We hit twenty degrees by noon today and rejoiced. The poodle even found a stick within the waist high snowpack.

image

That’s one saving grace of subzero,  Polar Vortex weather; even below freezing weather feels promising. This glimpse of the future, this dose of hopefulness makes a little more winter seem bearable.

Just a little more though. Ok, mother nature?

As much as I love Tom Hanks, he wasn’t the reason I wanted to see Captain Phillips. You may have heard a couple of Minneapolis boys sort of stole the show. Barkhad Abdi has even been nominated for a supporting actor Oscar:

cptphillips

I’m proud of him. I’m proud of this young man whom I’ve never met, who lives in a city that isn’t even my hometown. Maybe it’s a Midwest thing. Not many of us leave. Even fewer of us rise to stardom. When someone does it feels like he has done it for all of us.

But I digress, back to the movie, if you ignore the real life controversy, Captain Phillips is an exciting, completely watchable film. People try to succeed in life. Some win. Some lose.

The best part of the movie though was where we saw it – the Riverview Theater.

If you live in Minneapolis or happen to find yourself here for a couple of days, please go to the Riverview. Tickets are $3 (with $2 matinees), they use real butter on the popcorn, and the community atmosphere is what we’re all looking for at the movies – even if we forget sometimes. Everyone talks before the film and respectfully quiets as the curtains rise. Then, when the credits begin to roll, everyone claps.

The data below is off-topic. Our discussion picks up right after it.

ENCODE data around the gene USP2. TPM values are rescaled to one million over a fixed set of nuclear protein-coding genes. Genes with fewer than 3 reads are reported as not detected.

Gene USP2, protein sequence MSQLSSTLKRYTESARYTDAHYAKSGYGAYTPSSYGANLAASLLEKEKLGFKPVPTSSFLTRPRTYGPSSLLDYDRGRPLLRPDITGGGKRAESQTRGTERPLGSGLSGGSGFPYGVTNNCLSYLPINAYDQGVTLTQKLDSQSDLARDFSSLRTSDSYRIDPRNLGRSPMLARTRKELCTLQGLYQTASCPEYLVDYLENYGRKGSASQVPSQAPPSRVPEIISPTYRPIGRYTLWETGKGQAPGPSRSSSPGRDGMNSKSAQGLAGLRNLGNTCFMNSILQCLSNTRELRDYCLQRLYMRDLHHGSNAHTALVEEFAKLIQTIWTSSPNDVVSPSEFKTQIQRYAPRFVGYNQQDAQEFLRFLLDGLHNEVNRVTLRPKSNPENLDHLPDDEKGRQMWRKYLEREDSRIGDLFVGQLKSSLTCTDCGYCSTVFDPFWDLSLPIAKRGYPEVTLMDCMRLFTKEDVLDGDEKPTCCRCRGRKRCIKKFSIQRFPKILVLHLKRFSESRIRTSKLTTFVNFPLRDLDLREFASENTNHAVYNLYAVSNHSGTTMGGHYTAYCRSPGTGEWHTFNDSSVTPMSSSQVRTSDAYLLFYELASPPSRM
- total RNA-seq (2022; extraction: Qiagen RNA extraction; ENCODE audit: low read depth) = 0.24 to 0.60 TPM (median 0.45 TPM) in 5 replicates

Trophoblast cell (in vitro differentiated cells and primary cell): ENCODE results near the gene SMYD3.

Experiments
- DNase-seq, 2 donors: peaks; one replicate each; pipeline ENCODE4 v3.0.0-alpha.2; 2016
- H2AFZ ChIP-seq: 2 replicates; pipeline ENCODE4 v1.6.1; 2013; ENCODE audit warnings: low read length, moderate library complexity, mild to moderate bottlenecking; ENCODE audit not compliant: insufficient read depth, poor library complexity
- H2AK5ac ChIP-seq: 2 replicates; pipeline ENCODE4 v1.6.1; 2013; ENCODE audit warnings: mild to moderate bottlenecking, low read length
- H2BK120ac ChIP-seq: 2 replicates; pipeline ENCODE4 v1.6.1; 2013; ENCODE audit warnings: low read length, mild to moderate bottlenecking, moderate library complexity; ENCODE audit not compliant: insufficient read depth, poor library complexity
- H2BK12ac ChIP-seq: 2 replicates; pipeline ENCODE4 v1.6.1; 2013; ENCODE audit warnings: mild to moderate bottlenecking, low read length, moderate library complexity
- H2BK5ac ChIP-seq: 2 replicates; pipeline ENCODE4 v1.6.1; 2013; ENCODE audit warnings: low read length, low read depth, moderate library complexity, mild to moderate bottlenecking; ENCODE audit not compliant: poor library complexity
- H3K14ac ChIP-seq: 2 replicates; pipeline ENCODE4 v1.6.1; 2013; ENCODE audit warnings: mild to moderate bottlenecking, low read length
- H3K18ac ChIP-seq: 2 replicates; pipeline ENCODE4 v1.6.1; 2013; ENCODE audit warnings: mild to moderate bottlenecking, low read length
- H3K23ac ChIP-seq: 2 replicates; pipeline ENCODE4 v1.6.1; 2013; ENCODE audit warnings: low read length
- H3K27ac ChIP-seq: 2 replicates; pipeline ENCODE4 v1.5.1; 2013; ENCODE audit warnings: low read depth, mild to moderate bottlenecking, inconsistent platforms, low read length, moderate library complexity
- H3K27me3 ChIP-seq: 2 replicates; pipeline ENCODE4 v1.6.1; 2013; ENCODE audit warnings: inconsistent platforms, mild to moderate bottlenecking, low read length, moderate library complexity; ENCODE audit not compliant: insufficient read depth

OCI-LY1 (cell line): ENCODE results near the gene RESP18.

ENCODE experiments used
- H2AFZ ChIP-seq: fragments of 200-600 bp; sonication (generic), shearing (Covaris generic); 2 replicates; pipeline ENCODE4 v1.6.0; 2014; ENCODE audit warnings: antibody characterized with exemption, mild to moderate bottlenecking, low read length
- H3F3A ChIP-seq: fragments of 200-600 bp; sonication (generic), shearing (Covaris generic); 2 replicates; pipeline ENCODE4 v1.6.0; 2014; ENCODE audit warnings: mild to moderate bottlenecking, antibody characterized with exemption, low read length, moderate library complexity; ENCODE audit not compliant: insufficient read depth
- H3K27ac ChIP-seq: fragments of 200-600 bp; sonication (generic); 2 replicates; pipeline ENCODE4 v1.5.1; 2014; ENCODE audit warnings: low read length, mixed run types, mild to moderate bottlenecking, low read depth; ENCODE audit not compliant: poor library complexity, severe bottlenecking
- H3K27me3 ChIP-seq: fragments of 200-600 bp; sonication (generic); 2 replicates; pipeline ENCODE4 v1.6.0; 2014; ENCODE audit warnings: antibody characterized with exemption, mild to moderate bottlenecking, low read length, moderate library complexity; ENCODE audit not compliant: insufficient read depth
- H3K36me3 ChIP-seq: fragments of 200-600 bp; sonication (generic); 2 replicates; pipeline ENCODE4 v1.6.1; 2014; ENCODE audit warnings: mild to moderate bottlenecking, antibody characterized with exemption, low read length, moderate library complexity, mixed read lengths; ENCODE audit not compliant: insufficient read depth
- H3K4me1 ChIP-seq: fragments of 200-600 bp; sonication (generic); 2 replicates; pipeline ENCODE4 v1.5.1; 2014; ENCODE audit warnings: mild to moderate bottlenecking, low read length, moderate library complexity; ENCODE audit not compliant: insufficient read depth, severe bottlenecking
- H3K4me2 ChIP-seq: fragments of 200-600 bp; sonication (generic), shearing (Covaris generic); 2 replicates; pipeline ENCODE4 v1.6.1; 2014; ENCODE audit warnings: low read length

Everyone claps. I fucking love it.

Yesterday I only left the house to shovel. The poodle helped. She lunged after each scoop of snow, chasing them into the yard where she sunk above her neck before racing back to catch the next scoop mid-air. When she was thoroughly snow covered I sent her inside. She watched in style as I finished the front walk:

shirley-snow

The sky was blue in Minneapolis – that winter kind of blue, sharper than seems normal – but the wind howled and drifted snow steadily over my morning’s work. We curled up to nap and read, the poodle pressing every possible inch of her body against my wife’s leg, absorbing her warmth. The wind rattled our windows and crept through crevices. For a moment I could imagine that our house stood alone on the prairie, nothing to protect us. Only for a moment.

We were warm.

The sweet Swedish forecaster here in Minneapolis said we wouldn’t break zero today. Even our optimistic, south-facing thermometer agreed. Worry not, dear reader, we planned ahead.

The plan today was to simply not leave the house. Errands all completed yesterday. Weekly meals planned. Walk and driveway shoveled. Car washed. Books and puzzles at the ready. Like a couple of good Midwesterners we were ready for a snow day. Even the poodle doesn’t seem to mind:

lazyday

This kind of shut in day is my best argument for winter. My best argument for a Midwestern life.

We have no guilt about staying in. This is a rational hermitage. Our only logical choice, really. This is for our safety. Frostbite can occur within a matter of minutes in these conditions (don’t google pictures of that malady, just trust me on this one.)

A life in a milder climate doesn’t allow for such extremism. A day like this would feel like a waste in kinder weather. You should mend that fence or walk the dog a little farther or simply get your lazy ass off the couch. Not me. I’m just gonna sit here.

When it’s 22 degrees next week maybe I’ll wear shorts.